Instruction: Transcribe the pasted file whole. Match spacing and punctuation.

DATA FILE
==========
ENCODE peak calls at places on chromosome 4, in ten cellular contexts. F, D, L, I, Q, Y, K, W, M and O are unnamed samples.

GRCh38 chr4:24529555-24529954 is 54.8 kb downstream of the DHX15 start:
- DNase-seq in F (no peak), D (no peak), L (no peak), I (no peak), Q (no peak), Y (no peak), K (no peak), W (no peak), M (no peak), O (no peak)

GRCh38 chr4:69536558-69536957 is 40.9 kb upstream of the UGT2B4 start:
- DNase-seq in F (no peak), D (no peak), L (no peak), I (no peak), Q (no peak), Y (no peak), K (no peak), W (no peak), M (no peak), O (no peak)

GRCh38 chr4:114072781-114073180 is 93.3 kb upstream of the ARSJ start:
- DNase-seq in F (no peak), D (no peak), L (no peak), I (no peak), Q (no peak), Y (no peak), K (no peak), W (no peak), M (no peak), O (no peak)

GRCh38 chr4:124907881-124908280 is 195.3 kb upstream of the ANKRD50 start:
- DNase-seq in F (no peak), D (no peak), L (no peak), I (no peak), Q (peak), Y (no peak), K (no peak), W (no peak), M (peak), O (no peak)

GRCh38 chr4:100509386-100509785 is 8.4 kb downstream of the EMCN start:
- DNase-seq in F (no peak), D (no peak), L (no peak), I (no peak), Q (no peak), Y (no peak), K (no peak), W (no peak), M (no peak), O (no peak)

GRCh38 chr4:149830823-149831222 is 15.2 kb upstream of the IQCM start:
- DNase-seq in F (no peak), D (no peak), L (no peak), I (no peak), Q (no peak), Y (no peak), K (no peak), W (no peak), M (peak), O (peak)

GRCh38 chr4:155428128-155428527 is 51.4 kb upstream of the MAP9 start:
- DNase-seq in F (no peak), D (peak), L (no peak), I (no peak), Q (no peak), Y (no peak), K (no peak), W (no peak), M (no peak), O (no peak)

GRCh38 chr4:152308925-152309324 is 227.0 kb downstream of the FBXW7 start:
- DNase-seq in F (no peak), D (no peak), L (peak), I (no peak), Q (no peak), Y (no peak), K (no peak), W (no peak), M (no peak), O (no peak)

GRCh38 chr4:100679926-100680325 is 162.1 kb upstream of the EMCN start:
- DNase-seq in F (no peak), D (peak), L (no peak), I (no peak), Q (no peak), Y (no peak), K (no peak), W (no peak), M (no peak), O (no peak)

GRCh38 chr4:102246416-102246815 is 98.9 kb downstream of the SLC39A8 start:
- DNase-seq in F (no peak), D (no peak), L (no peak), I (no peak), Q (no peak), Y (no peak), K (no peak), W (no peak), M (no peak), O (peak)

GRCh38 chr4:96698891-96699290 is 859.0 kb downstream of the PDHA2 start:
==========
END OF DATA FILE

ENCODE peak calls at places on chromosome 4, in ten cellular contexts. F, D, L, I, Q, Y, K, W, M and O are unnamed samples.

GRCh38 chr4:24529555-24529954 is 54.8 kb downstream of the DHX15 start:
- DNase-seq in F (no peak), D (no peak), L (no peak), I (no peak), Q (no peak), Y (no peak), K (no peak), W (no peak), M (no peak), O (no peak)

GRCh38 chr4:69536558-69536957 is 40.9 kb upstream of the UGT2B4 start:
- DNase-seq in F (no peak), D (no peak), L (no peak), I (no peak), Q (no peak), Y (no peak), K (no peak), W (no peak), M (no peak), O (no peak)

GRCh38 chr4:114072781-114073180 is 93.3 kb upstream of the ARSJ start:
- DNase-seq in F (no peak), D (no peak), L (no peak), I (no peak), Q (no peak), Y (no peak), K (no peak), W (no peak), M (no peak), O (no peak)

GRCh38 chr4:124907881-124908280 is 195.3 kb upstream of the ANKRD50 start:
- DNase-seq in F (no peak), D (no peak), L (no peak), I (no peak), Q (peak), Y (no peak), K (no peak), W (no peak), M (peak), O (no peak)

GRCh38 chr4:100509386-100509785 is 8.4 kb downstream of the EMCN start:
- DNase-seq in F (no peak), D (no peak), L (no peak), I (no peak), Q (no peak), Y (no peak), K (no peak), W (no peak), M (no peak), O (no peak)

GRCh38 chr4:149830823-149831222 is 15.2 kb upstream of the IQCM start:
- DNase-seq in F (no peak), D (no peak), L (no peak), I (no peak), Q (no peak), Y (no peak), K (no peak), W (no peak), M (peak), O (peak)

GRCh38 chr4:155428128-155428527 is 51.4 kb upstream of the MAP9 start:
- DNase-seq in F (no peak), D (peak), L (no peak), I (no peak), Q (no peak), Y (no peak), K (no peak), W (no peak), M (no peak), O (no peak)

GRCh38 chr4:152308925-152309324 is 227.0 kb downstream of the FBXW7 start:
- DNase-seq in F (no peak), D (no peak), L (peak), I (no peak), Q (no peak), Y (no peak), K (no peak), W (no peak), M (no peak), O (no peak)

GRCh38 chr4:100679926-100680325 is 162.1 kb upstream of the EMCN start:
- DNase-seq in F (no peak), D (peak), L (no peak), I (no peak), Q (no peak), Y (no peak), K (no peak), W (no peak), M (no peak), O (no peak)

GRCh38 chr4:102246416-102246815 is 98.9 kb downstream of the SLC39A8 start:
- DNase-seq in F (no peak), D (no peak), L (no peak), I (no peak), Q (no peak), Y (no peak), K (no peak), W (no peak), M (no peak), O (peak)

GRCh38 chr4:96698891-96699290 is 859.0 kb downstream of the PDHA2 start: